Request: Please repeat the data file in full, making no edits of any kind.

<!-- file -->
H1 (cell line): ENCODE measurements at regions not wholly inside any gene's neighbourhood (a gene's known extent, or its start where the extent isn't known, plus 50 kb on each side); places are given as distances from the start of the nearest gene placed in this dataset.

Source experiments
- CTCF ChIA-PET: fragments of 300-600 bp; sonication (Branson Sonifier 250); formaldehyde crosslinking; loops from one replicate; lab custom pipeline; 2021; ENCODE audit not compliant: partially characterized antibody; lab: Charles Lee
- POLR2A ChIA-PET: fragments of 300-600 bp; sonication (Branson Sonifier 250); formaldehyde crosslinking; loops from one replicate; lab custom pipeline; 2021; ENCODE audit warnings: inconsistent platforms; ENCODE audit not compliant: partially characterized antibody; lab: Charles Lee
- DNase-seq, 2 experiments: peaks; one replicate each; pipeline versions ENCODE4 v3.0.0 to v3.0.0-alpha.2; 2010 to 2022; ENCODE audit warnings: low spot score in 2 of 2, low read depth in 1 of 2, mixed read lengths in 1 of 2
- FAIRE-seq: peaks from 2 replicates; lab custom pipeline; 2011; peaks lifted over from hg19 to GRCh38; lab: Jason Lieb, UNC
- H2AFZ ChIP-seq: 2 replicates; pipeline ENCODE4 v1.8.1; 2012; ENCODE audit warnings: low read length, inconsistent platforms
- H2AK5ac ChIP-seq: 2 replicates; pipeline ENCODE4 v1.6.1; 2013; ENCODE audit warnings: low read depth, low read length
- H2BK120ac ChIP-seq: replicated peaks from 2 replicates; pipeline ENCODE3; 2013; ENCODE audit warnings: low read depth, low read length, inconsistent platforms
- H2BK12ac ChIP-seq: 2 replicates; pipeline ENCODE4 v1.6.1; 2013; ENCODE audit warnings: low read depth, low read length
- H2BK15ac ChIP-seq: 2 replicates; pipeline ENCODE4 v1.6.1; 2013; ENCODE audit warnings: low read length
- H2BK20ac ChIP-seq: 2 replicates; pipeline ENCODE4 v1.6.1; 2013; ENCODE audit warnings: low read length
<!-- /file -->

H1 (cell line): ENCODE measurements at regions not wholly inside any gene's neighbourhood (a gene's known extent, or its start where the extent isn't known, plus 50 kb on each side); places are given as distances from the start of the nearest gene placed in this dataset.

Source experiments
- CTCF ChIA-PET: fragments of 300-600 bp; sonication (Branson Sonifier 250); formaldehyde crosslinking; loops from one replicate; lab custom pipeline; 2021; ENCODE audit not compliant: partially characterized antibody; lab: Charles Lee
- POLR2A ChIA-PET: fragments of 300-600 bp; sonication (Branson Sonifier 250); formaldehyde crosslinking; loops from one replicate; lab custom pipeline; 2021; ENCODE audit warnings: inconsistent platforms; ENCODE audit not compliant: partially characterized antibody; lab: Charles Lee
- DNase-seq, 2 experiments: peaks; one replicate each; pipeline versions ENCODE4 v3.0.0 to v3.0.0-alpha.2; 2010 to 2022; ENCODE audit warnings: low spot score in 2 of 2, low read depth in 1 of 2, mixed read lengths in 1 of 2
- FAIRE-seq: peaks from 2 replicates; lab custom pipeline; 2011; peaks lifted over from hg19 to GRCh38; lab: Jason Lieb, UNC
- H2AFZ ChIP-seq: 2 replicates; pipeline ENCODE4 v1.8.1; 2012; ENCODE audit warnings: low read length, inconsistent platforms
- H2AK5ac ChIP-seq: 2 replicates; pipeline ENCODE4 v1.6.1; 2013; ENCODE audit warnings: low read depth, low read length
- H2BK120ac ChIP-seq: replicated peaks from 2 replicates; pipeline ENCODE3; 2013; ENCODE audit warnings: low read depth, low read length, inconsistent platforms
- H2BK12ac ChIP-seq: 2 replicates; pipeline ENCODE4 v1.6.1; 2013; ENCODE audit warnings: low read depth, low read length
- H2BK15ac ChIP-seq: 2 replicates; pipeline ENCODE4 v1.6.1; 2013; ENCODE audit warnings: low read length
- H2BK20ac ChIP-seq: 2 replicates; pipeline ENCODE4 v1.6.1; 2013; ENCODE audit warnings: low read length